When speaking to the Australian Broadcasting Corporation, Kua said that if the independent Petroleum Advisory Board was to grant Exxon's application, the government could be compelled to reach a deal.
But as things stand, or unless Exxon comes back with proposal that meets PNG's expectations, Kua says there will be no agreement.
"The imparity of the negotiations has been a farce, there was no chance of an agreement being reached anyway. Parties need to ensure that they are coming in to do a deal in good faith.
"Exxon came in to exploit our weak economic circumstances. How could we ever have struck a deal with that kind of mindset. It was not possible. And it took three months to prove that out so we have downed tools and the only way it can go forward is if somebody comes up and is prepared to talk to the government on the terms the government prefers.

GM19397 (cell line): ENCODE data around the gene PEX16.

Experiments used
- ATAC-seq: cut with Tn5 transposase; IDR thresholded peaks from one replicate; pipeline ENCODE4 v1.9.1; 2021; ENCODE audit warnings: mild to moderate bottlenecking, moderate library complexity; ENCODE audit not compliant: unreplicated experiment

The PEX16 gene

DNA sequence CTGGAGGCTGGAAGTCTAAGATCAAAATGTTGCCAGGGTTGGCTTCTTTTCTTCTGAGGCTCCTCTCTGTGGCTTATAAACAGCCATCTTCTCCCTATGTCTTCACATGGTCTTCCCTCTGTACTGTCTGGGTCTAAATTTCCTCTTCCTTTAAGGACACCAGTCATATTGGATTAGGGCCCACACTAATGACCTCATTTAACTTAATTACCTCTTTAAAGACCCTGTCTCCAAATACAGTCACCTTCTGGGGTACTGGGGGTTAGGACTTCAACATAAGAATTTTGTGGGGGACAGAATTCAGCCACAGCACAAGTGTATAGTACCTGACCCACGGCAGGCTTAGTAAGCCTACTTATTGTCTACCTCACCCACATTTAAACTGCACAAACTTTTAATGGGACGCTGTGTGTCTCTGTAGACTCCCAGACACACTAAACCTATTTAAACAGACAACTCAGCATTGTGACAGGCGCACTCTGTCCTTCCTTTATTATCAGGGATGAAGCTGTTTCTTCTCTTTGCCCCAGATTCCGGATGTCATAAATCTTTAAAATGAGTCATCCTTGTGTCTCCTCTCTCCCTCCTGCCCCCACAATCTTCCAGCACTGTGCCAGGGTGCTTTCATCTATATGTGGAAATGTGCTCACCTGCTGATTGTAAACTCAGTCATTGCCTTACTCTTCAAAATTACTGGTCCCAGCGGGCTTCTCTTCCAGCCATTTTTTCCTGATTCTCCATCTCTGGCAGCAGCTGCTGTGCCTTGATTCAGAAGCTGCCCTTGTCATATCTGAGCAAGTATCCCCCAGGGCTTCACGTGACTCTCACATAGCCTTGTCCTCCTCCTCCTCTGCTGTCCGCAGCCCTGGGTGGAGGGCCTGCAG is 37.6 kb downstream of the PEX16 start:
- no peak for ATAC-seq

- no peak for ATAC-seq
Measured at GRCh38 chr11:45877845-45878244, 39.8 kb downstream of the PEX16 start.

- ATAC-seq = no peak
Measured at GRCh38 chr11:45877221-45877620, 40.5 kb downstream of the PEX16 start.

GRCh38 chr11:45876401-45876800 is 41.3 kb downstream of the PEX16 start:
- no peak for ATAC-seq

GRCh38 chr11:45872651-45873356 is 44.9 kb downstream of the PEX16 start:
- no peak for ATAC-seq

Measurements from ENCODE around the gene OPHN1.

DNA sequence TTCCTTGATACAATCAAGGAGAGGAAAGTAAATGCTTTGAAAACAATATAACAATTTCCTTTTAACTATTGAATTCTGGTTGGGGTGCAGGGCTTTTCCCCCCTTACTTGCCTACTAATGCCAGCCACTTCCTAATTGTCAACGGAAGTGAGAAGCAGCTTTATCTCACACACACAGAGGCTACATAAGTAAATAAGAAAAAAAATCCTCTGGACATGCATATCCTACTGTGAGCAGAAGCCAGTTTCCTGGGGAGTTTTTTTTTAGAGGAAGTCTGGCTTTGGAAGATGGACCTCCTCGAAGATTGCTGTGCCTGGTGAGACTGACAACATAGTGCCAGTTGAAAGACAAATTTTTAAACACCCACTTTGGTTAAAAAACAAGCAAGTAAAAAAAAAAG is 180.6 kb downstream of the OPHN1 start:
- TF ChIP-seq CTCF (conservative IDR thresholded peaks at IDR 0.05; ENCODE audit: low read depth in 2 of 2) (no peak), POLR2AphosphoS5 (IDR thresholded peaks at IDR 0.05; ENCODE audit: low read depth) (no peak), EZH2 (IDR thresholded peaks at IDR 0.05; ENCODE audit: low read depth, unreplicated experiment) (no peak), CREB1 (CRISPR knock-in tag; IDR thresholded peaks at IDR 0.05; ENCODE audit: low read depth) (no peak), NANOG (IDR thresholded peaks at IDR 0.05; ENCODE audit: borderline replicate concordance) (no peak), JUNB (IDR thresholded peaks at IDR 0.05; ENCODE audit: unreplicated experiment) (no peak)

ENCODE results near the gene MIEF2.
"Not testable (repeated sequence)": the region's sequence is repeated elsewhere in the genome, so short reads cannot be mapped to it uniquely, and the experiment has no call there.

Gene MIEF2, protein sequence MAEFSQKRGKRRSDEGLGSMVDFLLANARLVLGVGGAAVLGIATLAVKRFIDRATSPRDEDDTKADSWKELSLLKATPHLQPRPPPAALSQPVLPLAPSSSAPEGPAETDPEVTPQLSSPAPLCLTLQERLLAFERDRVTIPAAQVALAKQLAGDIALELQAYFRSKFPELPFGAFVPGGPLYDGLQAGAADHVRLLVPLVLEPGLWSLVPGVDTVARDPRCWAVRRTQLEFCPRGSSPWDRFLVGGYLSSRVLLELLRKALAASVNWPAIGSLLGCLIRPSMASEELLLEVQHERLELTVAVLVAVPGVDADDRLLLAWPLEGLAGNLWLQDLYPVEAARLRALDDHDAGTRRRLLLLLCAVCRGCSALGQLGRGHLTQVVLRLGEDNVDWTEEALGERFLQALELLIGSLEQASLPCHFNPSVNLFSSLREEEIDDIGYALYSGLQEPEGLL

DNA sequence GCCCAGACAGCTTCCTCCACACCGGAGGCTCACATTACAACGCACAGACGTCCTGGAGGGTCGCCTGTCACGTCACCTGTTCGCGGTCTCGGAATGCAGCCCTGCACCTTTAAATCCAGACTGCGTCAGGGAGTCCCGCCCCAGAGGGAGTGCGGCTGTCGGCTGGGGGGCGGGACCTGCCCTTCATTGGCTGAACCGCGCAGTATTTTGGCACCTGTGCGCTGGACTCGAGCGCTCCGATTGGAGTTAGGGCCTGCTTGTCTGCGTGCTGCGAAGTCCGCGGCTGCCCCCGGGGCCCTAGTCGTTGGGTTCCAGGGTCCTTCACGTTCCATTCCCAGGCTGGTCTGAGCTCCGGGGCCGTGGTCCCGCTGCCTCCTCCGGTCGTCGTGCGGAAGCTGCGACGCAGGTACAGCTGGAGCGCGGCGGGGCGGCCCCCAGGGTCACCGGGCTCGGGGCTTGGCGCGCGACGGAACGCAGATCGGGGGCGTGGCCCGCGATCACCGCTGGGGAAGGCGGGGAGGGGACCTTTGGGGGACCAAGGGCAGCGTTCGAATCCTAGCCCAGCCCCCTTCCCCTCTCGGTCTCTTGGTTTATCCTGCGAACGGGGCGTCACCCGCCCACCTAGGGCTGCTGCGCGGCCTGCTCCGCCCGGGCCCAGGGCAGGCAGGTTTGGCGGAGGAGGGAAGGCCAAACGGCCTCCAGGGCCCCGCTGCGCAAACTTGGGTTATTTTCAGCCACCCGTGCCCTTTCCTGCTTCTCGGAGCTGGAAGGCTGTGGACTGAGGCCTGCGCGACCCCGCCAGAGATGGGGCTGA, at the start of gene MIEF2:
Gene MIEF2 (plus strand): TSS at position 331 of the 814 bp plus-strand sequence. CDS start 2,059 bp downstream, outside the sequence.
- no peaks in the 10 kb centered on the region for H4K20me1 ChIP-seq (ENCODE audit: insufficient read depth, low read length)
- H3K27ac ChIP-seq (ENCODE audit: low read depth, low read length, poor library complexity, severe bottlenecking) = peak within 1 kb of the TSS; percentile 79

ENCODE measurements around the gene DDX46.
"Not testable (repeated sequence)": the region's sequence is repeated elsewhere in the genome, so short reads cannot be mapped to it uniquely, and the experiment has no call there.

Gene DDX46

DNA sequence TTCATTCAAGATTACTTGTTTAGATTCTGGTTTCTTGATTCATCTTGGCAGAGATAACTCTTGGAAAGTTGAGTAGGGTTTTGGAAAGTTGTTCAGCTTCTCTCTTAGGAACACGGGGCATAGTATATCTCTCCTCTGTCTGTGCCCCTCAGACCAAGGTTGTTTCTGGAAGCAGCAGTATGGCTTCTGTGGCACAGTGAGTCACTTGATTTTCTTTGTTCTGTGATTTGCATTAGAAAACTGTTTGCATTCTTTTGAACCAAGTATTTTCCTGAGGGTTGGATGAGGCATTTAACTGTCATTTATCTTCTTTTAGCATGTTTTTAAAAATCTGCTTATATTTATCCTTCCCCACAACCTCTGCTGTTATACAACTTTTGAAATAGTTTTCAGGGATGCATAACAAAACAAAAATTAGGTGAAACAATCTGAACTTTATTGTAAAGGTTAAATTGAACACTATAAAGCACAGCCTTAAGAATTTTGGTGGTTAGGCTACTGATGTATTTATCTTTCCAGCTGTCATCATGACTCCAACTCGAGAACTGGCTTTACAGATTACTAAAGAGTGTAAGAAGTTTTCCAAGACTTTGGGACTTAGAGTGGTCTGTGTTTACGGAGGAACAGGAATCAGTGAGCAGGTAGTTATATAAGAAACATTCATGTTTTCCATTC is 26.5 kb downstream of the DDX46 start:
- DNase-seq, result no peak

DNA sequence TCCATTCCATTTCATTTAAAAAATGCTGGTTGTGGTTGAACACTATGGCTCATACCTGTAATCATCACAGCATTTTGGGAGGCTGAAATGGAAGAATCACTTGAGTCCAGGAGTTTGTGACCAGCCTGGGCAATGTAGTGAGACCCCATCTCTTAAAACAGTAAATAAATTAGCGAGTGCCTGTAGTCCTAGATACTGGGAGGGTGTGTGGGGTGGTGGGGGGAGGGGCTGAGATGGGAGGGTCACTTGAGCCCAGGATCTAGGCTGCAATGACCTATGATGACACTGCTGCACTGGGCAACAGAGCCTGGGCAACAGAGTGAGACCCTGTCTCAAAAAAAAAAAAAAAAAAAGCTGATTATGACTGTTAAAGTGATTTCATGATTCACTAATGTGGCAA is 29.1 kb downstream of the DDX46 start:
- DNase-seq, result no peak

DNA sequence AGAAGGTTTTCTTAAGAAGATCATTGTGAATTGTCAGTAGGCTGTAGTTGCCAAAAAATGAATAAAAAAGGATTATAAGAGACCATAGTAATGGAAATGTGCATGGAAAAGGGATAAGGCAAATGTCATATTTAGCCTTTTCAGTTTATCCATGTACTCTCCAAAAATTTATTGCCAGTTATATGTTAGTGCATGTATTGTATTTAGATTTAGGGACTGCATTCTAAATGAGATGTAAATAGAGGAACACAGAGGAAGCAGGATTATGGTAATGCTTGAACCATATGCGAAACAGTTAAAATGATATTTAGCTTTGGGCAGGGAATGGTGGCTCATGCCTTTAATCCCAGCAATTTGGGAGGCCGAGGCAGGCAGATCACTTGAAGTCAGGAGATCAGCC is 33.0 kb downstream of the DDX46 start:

"The negotiations that were carried out were a parallel exercise to see if an agreement could be signed off, but that failed and I don't know, somewhere along the way the Petroleum Advisory Board will resume [its deliberations] to determine the fate of that application.
"There are two ways it can go. One is the application will be granted, in which case we have to find a way to strike an agreement so that the project can go ahead and the other is that the Petroleum Advisory Board might reject the application.
"If they do, then all of Exxon's residual interests are extinguished and the resource will be without a licencee, and back to the drawing board with the State and to open up to any other interested party," Kua said.